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When can you stack your underinsured or uninsured motor vehicle coverages together?

On January 16, 2013, a Wisconsin appellate court resolved an issue that has been highly contested between consumers and their insurance companies over the last several years. The Belding case involved a claim by a plaintiff who was seriously injured in a car accident when he was struck by a drunk driver. The drunk driver had no insurance. The plaintiff had two vehicles insured by State Farm, and on each vehicle he paid premiums for $100,000 in uninsured motorist (“UM”) coverage. Under those circumstances, the victim makes a claim against his own insurance company to obtain his UM limits.

Mr. Belding had been paying premiums for $200,000 in UM limits ($100,000 on each vehicle). In addition, a 2009 law entitled Truth in Auto (which has since been repealed) was in effect at the time of the accident and at the time the insurance policy was issued. That law specifically provided that an insurance company could not prohibit its insured from “stacking” together the limits of up to three insured vehicles for underinsured or uninsured motor vehicle coverage. Despite that law, and despite the fact Mr. Belding did insure two vehicles with State Farm, the company tried to deny his claim for $200,000 in UM coverage. Instead, the company claimed that a provision in the policy called the “drive other car exclusion” prevented the plaintiff from stacking those coverages. Thus, the company claimed, only $100,000 in coverage was available.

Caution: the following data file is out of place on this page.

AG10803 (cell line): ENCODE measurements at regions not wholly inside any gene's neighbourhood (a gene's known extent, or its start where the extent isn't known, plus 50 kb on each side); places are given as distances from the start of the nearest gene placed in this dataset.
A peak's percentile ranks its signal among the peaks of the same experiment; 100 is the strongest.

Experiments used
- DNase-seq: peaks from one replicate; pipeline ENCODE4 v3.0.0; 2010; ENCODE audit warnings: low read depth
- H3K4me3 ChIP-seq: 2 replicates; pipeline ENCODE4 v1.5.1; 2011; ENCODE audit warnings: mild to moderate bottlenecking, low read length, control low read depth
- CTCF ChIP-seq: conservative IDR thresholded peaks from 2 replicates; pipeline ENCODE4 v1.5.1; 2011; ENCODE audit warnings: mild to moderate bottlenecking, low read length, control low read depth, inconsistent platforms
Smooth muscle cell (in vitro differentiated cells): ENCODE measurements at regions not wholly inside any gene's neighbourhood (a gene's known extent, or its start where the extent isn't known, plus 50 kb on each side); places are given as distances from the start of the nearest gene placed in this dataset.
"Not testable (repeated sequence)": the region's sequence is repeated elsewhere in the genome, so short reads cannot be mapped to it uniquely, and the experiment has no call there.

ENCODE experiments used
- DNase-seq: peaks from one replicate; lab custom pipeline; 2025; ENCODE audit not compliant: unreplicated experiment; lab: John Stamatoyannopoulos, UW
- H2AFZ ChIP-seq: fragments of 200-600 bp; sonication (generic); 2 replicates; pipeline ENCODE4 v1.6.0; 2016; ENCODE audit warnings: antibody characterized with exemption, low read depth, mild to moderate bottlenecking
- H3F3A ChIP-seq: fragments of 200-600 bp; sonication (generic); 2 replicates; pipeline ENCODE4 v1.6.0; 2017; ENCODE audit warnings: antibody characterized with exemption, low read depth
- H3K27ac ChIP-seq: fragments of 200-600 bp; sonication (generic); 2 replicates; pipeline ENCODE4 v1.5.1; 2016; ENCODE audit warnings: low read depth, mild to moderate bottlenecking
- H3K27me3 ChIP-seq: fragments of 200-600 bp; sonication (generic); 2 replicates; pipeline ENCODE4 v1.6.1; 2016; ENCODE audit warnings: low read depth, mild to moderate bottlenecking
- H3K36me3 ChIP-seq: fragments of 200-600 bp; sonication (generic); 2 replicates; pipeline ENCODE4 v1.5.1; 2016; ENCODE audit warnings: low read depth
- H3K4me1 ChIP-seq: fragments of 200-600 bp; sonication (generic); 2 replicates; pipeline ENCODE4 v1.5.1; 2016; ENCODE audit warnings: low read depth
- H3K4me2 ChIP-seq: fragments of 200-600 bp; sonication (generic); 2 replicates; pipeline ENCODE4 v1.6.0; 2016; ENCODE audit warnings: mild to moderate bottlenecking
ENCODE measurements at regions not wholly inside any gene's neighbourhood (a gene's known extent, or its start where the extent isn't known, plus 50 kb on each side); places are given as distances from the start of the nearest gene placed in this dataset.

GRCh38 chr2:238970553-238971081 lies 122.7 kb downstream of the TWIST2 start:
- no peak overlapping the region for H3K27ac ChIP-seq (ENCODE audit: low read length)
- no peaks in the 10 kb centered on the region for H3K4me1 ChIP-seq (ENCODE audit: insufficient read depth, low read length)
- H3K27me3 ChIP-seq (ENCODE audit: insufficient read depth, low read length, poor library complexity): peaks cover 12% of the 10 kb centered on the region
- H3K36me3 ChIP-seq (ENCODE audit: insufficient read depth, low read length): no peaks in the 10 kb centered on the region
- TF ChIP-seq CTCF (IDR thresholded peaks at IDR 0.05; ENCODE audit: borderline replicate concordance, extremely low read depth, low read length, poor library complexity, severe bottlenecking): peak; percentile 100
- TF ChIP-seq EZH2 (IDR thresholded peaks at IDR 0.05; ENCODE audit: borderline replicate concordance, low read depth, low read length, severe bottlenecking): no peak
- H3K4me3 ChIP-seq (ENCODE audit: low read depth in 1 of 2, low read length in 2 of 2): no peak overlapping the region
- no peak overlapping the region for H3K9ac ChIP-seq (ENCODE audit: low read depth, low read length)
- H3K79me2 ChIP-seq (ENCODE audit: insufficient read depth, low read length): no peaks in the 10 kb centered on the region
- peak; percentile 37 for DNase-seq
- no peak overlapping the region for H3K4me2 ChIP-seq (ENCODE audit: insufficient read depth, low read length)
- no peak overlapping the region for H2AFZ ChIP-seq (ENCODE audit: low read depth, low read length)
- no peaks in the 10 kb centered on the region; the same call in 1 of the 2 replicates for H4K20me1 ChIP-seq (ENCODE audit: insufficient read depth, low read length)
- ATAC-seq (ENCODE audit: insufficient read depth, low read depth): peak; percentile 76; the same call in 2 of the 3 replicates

The Court of Appeals essentially used common sense to resolve the dispute. The Court held that the law in effect at the time specifically forbid the insurer from disallowing the stacking of UM coverage. Furthermore, the Court explained the history of the drive other car exclusions inserted in the policy showed that such an exclusion was meant for completely different circumstances. That exclusion was originally meant to prevent an insured from owning two cars but only paying insurance on one of the cars, and then trying to obtain coverage for an accident involving the car that was not insured at all. Excluding coverage under those facts makes sense. If the insured did not pay for insurance on two cars, they should not be allowed to obtain coverage for two cars. But, if the insured has paid for coverage on both cars, and the law specifically allows the underinsured motorist coverage to be stacked, then the insurer must provide that amount of coverage.

It is worth noting that the plaintiffs in this situation still have to prove that their harms and damages suffered as a result of the other driver’s negligence were worth at least as much as the policy limits in order for the insurance company to be obligated to pay that amount. The decision from the Court simply established that the insurance company must at least concede that amount of coverage was potentially available to its insured.

If you or a family member has a similar situation, you may want to consider contacting a Wisconsin car accident attorney or a Wisconsin wrongful insurance denial attorney. Atterbury, Kammer & Haag, S.C. provides attorneys with a wealth of experience in both areas.

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